Stiles tilts his head, trying to figure out what it is, but then Mr. Apison stops by his desk. "And what do you think of the symbolism in Kafka's Metamorphosis, Mr. Stilinski?"

"Not much," he says, half-jumping in his seat again. "My impression was that Kafka didn't write for literary critics. He wasn't big into critical reinterpretations of his work, right? He mostly just read his stuff aloud to his friends for the surreal humor."

(The girl is saying "No, but we lived there for more than a year, which is unusual for my family.")

"I can safely say that he never wrote much about that in any extant correspondence," Mr. Apison says, tone dry.

("Well, hopefully Beacon Hills will be your last stop for a while.")

"But he didn't want his manuscripts published after his death, he wanted them destroyed. Sounds like an aversion to critics and the lit wolrd, to me —"

The vice principal interrupts him with a knock on the door, then he opens it and says, "Class, this is our new student, Allison Argent. Please do your best to make her feel welcome."

Stiles finds himself beginning to wonder if the thumping he hears is her…her heartbeat? That doesn't even make sense, but he can hear it thrumming in a slow thud-thud under every word.

Allison Argent takes the seat behind Scott and next to Stiles. So Stiles grabs a spare pen (is she ADHD too? How do you prepare for school and not even have pens?) and offers it to her. He lets his mouth curve, but he doesn't really bother giving her a smile. She's hot, but she's no Lydia Martin.

Scott's the one to turn around with a smile. It's bright, but brittle. He's nervous. And pretty clearly falling hard for her.

She looks at the pen in her hand, then to Stiles (who shrugs), and then she smiles back at Scott.

After class, Scott stares at her in the hallway for the sophomore lockers, and Stiles fights not to roll his eyes. Dana Flynn approaches, startling Scott, but Stiles is pretty sure she's the footsteps and heartbeat he heard coming.

"Either of you have any idea why new girl has been here five minutes and is already in Lydia's clique?"

Stiles looks over at her. He tilts his head, considering (and listening, utterly without shame, to Lydia), and then says, "She's hot. Pretty people herd together."

"If that were true, Veronica would be in her crowd," Dana says, and Scott starts to reply (probably something about Veronica being a freaky, creepy sociopath, because she is), but Stiles is listening to Allison and Lydia. Their words are even more immediate than what Scott and Dana are saying, which is just freaking insane.

I can't, Allison says. It's, uh, Family Night this Friday. Her heart races as she says it, and she sounds just a little tentative. Lying to avoid a party with Lydia and Jackson? Strange. He should mention it to Scott.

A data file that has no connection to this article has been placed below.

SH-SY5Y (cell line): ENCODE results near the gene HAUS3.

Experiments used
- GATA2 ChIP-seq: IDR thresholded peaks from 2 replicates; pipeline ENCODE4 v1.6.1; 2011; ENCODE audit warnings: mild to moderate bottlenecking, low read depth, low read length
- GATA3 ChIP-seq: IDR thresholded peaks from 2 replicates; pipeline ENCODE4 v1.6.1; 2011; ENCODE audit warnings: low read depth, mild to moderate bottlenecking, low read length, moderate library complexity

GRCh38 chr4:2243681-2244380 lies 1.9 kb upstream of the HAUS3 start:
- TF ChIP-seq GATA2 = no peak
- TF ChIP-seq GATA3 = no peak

He tells Scott the minute Dana goes away. Scott stares at him, his brow crinkling in confusion. "How did you hear that?"

"Maybe I was practicing lip reading," he says, because So I can suddenly hear all sorts of shit and can't tune any of it out, and by the way my Adderall doesn't seem to be working is not going to fly.

Scott just eyes him, a little wary.

They get through the day, but Stiles can't seem to focus on anything, and he's hungry enough to actually eat at lunch. Harris is like a medieval inquisitor, only with some sort of psychic sense for when Stiles's concentration has slipped. He manages to insinuate that Stiles is stupid and/or defective four separate times in forty minutes, and Stiles bites his cheek until he bleeds, though it stops quickly (and must go numb or something, because he can't feel where his teeth dug in). The impulse to stand up, tell Harris where he can shove his unprofessional bullying, and then go report his ass to the guidance office is so strong that he finds his hands clenching into fists. He hooks an ankle around his chair leg to keep himself planted in place.

Scott stops him as they head out of their last class, on the way to the lacrosse locker rooms. His heart is rabbity and his eyes are wide. It's panic.

"Stiles, I can't find my inhaler. I must have dropped it in the woods last night."

Shit. Stiles doesn't want to go back into those woods. There are big fucking dogs there. Not to mention he's like 90% sure his Adderall still hasn't kicked in yet and he'll probably roll the Jeep on the drive.

But inhalers are like eighty bucks, and it's Stiles's fault he was out in the woods anyway. So Stiles digs in the pockets of his jacket until he finds the spare inhaler he carries. "Here, take this and head to practice. I'll go check the woods. From where the squad cars were to where we got separated sound good?"

Scott reaches out for it. His fingers feel cold as he curls them around the inhaler in Stiles's open hand.